Port of Port Townsend commissioner Pete Hanke, who operates Puget Sound Express out of the Point Hudson Marina, said he was excited about the maritime trades study results. (Bill Curtsinger/Port Townsend Marine Trades Association)

Port of Port Townsend commissioner Pete Hanke, who operates Puget Sound Express out of the Point Hudson Marina, said he was excited about the maritime trades study results. (Bill Curtsinger/Port Townsend Marine Trades Association)

Study looks at economic impact of maritime trades in Jefferson County

PORT TOWNSEND — Nineteen percent of total employment in Jefferson County is in the maritime sector, according to a just-completed economic impact study of the marine trades in the county.

Of 2,243 jobs related to maritime, 1,154 are jobs directly tied to the working waterfront with an average salary of $47,583, $10,000 higher than the average wage in the county, according to the study.

This represents $12.6 million in tax revenue, it said; an estimated $6.8 million was received at the state level and $5.8 million was received at the county and local levels.

An overflow crowd of more than 300 stakeholders, elected officials and members of the community gathered at the Northwest Maritime Center on Thursday night to hear John Martin of Martin Associates, LLC, based in Lancaster, Penn., present his study findings.

The study was commissioned by the Port Townsend Marine Trades Association to understand the importance of the trades to the local economy.

Martin, an economist who specializes in the maritime industry, said he conducted 166 interviews with members of the Port Townsend Marine Trades Association.

His report is based on the 2016 census and economic data from the state and other sources.

“Clearly, these numbers are impressive,” said Martin, who has a doctorate. “I was shocked at how big the numbers were.”

Martin said after the presentation that he was impressed with the commitment of those working to make the industry thrive.

“The motive for doing the study was to show how important the trades are to Jefferson County,” he said. “There was no ulterior motive. If the marine trades ever want to go as a group and get infrastructure grants from the government, this is the kind of information that the feds or the state will want.

“Look at the enthusiasm of the people here,” he continued. “I’ve done thousands of port studies and you rarely get a group this motivated, especially in a town the size of Port Townsend. It’s very impressive.

“I was walking through the boatyard today and to watch a working waterfront and the importance of the wooden boat building school, all the chandlers and the sail makers and the commercial fishers…man, its important to keep that tradition.”

Martin is familiar with this area of the county. His firm has done projects for the Ports of Seattle, Everett, Bellingham, Vancouver, Grays Harbor, Gig Harbor and Olympia.

Jake Beattie, executive director of the Northwest Maritime Center who served as the evening’s master of ceremonies, thanked the 39 businesses and organizations who helped finance the report.

Joshua Berger, current maritime sector lead for Gov. Jay Inslee’s Maritime Blue Initiative, lived in Port Townsend and was part of the maritime trades as the captain of the Adventuress and a buyer of marine trades services.

“Governor Inslee sees maritime jobs and sustainability in this industry as a top priority,” Berger said. “It is a $37 billion driver in the state. Rural maritime communities are the lifeblood, and these family wage jobs are lifeblood.”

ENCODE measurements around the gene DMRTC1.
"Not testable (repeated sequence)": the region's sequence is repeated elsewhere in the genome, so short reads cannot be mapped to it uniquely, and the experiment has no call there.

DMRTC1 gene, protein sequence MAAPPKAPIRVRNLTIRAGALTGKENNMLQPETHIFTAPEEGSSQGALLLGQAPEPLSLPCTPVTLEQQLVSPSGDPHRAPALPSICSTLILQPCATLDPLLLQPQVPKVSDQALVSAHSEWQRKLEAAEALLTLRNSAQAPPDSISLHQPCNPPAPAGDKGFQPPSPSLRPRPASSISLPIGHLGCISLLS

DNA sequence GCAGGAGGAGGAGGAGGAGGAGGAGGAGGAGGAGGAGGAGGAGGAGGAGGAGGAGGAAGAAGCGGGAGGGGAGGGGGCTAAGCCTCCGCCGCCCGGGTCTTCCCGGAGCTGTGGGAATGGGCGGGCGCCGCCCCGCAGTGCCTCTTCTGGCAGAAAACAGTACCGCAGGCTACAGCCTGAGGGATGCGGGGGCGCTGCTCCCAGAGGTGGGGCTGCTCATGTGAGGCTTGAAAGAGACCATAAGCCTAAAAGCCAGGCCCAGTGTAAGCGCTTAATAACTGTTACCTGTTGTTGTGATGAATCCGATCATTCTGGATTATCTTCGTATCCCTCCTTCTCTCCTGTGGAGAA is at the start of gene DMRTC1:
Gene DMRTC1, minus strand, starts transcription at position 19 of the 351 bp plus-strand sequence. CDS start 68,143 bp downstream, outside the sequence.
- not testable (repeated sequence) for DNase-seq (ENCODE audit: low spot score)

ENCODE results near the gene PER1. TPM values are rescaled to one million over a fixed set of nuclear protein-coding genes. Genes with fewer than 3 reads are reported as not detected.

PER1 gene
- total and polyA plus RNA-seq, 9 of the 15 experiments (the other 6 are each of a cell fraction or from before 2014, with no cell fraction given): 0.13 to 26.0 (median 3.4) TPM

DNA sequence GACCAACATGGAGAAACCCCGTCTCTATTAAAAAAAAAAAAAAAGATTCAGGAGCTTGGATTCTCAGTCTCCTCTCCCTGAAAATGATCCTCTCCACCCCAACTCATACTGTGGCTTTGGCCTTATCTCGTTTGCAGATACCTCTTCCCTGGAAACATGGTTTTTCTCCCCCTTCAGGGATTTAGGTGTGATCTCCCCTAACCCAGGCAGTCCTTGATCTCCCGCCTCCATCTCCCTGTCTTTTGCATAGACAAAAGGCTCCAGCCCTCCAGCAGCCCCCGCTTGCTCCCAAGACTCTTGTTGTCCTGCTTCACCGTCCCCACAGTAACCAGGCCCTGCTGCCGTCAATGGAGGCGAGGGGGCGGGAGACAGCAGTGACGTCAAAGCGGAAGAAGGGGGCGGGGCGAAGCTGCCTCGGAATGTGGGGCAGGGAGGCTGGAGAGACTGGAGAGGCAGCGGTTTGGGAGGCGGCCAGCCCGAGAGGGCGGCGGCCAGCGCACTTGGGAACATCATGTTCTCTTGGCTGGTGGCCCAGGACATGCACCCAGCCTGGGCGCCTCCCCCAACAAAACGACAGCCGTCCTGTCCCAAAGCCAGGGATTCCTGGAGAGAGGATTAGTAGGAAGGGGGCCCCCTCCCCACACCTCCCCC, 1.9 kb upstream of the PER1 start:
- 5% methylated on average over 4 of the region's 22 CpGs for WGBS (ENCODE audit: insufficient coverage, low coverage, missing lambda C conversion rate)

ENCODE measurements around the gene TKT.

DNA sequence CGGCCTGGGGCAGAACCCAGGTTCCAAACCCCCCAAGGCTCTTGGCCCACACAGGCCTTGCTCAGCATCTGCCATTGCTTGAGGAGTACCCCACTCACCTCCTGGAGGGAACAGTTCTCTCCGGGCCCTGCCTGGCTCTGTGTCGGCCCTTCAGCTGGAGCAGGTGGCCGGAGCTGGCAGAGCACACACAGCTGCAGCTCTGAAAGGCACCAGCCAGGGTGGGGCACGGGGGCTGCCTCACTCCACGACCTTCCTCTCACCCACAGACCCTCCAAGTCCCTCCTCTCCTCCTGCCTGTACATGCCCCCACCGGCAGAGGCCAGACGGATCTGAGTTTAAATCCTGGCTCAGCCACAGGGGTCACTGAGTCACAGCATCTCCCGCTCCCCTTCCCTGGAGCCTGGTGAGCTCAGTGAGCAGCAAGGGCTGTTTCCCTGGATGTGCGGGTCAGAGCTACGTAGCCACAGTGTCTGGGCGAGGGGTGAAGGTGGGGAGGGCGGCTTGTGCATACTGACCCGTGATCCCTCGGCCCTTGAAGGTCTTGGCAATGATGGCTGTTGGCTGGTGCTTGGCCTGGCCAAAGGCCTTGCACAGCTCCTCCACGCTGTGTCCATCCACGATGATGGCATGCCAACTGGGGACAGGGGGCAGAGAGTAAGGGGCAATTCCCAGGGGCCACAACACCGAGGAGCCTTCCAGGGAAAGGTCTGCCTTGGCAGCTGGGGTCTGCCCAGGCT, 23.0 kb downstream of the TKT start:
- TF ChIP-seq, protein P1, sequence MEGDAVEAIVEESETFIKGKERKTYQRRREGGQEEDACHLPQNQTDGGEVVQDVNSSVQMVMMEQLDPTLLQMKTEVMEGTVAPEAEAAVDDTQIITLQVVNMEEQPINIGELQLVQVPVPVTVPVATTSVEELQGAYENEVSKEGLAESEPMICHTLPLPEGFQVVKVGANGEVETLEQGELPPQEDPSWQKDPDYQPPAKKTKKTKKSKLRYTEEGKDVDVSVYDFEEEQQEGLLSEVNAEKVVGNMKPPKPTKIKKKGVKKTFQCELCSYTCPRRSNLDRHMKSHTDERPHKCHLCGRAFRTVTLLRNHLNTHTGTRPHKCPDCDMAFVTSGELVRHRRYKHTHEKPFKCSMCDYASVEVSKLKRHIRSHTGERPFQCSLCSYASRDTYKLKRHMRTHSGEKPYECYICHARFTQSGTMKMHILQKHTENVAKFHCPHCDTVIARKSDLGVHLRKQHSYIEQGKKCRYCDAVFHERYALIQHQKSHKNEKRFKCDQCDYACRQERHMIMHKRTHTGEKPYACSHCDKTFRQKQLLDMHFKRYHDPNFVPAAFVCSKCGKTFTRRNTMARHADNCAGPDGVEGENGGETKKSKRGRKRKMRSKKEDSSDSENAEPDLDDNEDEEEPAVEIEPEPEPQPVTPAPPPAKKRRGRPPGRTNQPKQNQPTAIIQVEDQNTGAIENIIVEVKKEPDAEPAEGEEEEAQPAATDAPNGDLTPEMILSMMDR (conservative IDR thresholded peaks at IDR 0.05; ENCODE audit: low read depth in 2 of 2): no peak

Berger said Inslee visited Jefferson County last month and remarked, “Ten jobs here are as important as 1,000 jobs in Seattle. So make sure we fight for that.”

He remarked that in a small maritime community, everything is connected.

“City, port and marine trades and economic development work together to create a strategy to support a thriving maritime industry and leverage state initiatives that are going on. To survive and grow, this is necessary. If there’s a town ever that has the ethos to make that happen, it’s right here.

“I offer my support and commitment to help convene and facilitate that hard conversation if and when this community is ready to do that,” Berger said. “It’s absolutely vital.”

Chris Sanok, chairman of the Port Townsend Marine Trades Association, said he looks forward to a dialogue with port commissioners to discuss the findings.

“There are businesses in the port right now that are ready to make a significant investment that will create jobs, strengthen our working waterfront and contribute to the healthy financial future of the port,” Sanok said. “It is my hope that we can use this report to shape and inform upcoming port policy decisions.”

After Martin’s presentation, audience questions were taken for panel members Martin, Berger, Sanok and Mike Sarbaugh, research analyst for Martin Associates.

Among those commenting was Jeff Randal, Jefferson County Public Utility District commissioner, who suggested that the port consider creating a citizen’s advisory board to help them develop a strong direction and renewed partnerships.

After the meeting, port Commissioner Steve Tucker said he was pleased to learn more about the impact of the marine trades.

“We can use this study to leverage grant funding and become more competitive. This was a good coming together tonight to understand the challenges we are facing,” he said.

“If we can get everyone to stop fighting with each other and come together, we can make this happen.”

The full report, “The Economic Impact of Jefferson County Marine Trades,” prepared by Martin Associates, can be found at www.ptmta.org.

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Jefferson County Editor/Reporter Jeannie McMacken can be reached at 360-385-2335 or at [email protected]

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